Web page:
Printed in the Iowa City Press-Citizen, Oct. 16, 2009
Our View - Include all with a stake in the southeast side
It's unfortunate that it took the recent sense of crisis in Iowa City's southeast neighborhoods to spur a group to undertake the type of survey work now being performed by Safe Neighborhoods of Iowa City. More than 50 members of the coalition -- which formed last month as the Iowa City Council was on the verge of enacting a juvenile curfew law -- have been going door-to-door asking southeast side residents how best to improve safety as well as the community programs they make use of or would like to see in place.
"We're finding out what their needs are, what their issues are, how they feel about the community and trying to help them be part of the process," said Henri Harper, coalition organizer and the juvenile court liaison at City High.
That's an important goal that will benefit whatever steps the Iowa City Council eventually takes to address the root cause of the violence -- much of it involving teenagers -- that has put many in the southeast side on edge in recent months. The high-profile incidents this year include a nearly 60-person brawl on Hollywood Boulevard on Mother's Day, reports of shots fired on Lakeside Drive and Regal Lane on Aug. 5, and, just last week, a homicide investigation of a landlord found dead at Broadway Condominiums.
There have been some concerns that the group's target area doesn't include a wide enough area of what is generally regarded as the city's southeast side. The surveys are being conducted in the sections of the city south of Highway 6, east of Keokuk Street and north of Lakeside Drive. Although there is no official definition of what constitutes the "southeast side," the city generally uses the term to refer to the area south of Highway 6 and east of the river -- which would include the Grant Wood, Wetherby, Pepperwood, Broadway, Southpointe, Paddock and Waterfront neighborhoods.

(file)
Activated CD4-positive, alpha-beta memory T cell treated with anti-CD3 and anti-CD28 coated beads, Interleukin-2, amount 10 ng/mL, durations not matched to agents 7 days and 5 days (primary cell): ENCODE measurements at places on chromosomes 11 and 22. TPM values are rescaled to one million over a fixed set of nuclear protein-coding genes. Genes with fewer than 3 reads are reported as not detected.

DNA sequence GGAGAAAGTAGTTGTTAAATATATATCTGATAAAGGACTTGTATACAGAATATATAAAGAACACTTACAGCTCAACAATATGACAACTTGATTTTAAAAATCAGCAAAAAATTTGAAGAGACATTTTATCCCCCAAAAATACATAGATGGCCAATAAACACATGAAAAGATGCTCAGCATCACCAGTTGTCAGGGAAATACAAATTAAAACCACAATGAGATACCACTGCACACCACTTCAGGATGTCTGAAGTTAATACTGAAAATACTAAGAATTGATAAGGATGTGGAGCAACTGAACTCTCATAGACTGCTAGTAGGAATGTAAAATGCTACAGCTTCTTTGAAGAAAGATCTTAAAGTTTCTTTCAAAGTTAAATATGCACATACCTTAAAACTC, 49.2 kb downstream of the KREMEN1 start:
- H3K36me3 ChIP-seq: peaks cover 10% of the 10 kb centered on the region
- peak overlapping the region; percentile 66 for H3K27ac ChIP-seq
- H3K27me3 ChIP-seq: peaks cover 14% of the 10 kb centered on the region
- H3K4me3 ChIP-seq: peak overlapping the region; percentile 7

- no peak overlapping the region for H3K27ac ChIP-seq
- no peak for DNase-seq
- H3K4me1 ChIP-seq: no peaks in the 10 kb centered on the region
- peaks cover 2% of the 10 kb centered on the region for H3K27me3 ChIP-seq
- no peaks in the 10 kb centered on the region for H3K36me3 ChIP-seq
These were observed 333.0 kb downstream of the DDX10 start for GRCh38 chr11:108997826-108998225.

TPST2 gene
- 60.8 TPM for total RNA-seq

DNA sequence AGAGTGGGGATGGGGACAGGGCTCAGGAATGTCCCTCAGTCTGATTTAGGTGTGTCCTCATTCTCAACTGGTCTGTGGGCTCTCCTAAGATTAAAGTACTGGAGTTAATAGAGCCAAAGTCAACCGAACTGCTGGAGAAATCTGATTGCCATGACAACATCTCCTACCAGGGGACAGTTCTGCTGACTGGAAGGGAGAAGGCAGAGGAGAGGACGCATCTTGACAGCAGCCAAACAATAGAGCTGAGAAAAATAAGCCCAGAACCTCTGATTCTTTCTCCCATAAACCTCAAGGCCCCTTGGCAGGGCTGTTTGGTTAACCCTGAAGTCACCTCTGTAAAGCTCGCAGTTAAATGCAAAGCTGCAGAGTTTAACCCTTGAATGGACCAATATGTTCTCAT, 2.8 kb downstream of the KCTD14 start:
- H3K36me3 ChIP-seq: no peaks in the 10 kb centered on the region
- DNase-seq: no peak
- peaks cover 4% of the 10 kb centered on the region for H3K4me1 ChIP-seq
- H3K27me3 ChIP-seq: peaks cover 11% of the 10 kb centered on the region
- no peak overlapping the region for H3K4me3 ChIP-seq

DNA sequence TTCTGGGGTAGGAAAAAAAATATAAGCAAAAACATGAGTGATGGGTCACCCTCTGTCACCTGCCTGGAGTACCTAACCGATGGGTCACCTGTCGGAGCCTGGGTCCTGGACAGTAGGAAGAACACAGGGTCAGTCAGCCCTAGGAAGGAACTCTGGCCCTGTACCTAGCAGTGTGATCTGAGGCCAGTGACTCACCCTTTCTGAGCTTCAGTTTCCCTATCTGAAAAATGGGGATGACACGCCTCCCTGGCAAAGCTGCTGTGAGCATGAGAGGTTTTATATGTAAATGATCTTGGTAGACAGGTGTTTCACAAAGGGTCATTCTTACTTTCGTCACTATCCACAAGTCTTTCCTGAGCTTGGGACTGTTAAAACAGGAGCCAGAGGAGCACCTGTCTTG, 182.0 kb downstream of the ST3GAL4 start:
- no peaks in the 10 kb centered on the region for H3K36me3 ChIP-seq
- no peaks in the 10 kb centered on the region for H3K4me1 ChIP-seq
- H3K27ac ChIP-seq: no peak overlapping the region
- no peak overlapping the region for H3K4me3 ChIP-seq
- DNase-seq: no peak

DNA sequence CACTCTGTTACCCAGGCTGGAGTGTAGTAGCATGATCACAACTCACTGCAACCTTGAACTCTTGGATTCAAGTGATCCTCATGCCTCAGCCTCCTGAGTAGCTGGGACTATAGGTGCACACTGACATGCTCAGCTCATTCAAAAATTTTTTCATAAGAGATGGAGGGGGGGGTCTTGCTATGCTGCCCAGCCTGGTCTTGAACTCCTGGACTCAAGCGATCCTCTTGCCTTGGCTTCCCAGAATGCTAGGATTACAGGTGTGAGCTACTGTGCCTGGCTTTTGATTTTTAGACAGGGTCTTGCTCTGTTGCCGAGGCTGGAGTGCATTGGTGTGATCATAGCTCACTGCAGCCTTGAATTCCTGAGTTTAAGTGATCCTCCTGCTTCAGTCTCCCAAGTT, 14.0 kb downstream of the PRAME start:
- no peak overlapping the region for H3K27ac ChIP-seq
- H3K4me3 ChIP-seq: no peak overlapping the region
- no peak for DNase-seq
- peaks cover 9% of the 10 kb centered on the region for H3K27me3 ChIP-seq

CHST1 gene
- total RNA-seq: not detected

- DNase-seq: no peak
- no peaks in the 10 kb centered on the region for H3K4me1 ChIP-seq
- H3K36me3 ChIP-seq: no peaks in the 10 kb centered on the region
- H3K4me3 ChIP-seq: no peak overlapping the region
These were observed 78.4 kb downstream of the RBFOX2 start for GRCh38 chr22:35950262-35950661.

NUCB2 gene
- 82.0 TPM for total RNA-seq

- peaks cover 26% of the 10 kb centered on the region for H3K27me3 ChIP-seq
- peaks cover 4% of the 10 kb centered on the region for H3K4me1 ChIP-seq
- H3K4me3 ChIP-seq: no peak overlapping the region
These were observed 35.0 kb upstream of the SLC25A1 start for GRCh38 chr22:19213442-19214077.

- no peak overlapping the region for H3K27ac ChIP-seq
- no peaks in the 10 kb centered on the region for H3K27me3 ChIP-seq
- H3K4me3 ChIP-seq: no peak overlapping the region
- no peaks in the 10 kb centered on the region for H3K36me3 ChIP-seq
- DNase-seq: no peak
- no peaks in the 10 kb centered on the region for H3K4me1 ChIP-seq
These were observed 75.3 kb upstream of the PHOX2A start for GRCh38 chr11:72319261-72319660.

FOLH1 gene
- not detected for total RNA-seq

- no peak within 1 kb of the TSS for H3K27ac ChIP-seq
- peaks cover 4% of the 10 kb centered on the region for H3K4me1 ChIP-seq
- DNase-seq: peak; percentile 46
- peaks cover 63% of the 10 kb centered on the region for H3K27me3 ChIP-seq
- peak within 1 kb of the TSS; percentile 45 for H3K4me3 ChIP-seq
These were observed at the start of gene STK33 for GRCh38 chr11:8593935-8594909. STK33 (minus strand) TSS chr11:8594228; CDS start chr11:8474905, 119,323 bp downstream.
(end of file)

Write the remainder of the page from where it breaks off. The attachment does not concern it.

At the same time, there have been questions raised about why this newly formed group isn't working more directly with the presidents of the active city-sponsored neighborhood associations. The concern is that the coalition's activities could deepen -- rather than help bridge -- the "us versus them" divide.
Yet even those with concerns about how Safe Neighborhoods of Iowa City is gathering the information still wish the new group success in its efforts.
"I really hope that they get somewhere, because it is the only way we all are going to get somewhere," said Joyce Barker, president of the Waterfront Neighborhood Association. "But I think there are a lot of pieces missing and that there are a lot of questions not being asked."
The coalition's organizers said that they are happy to work with anyone interested in improving the area. Although the organizers have not actively sought out contact with all existing groups, they said they haven't been trying to exclude anyone.
We think the city will be a better place if the coalition succeeds in its outreach efforts, but we also think the city council needs to keep all options on the table concerning the curfew ordinance and other public safety proposals.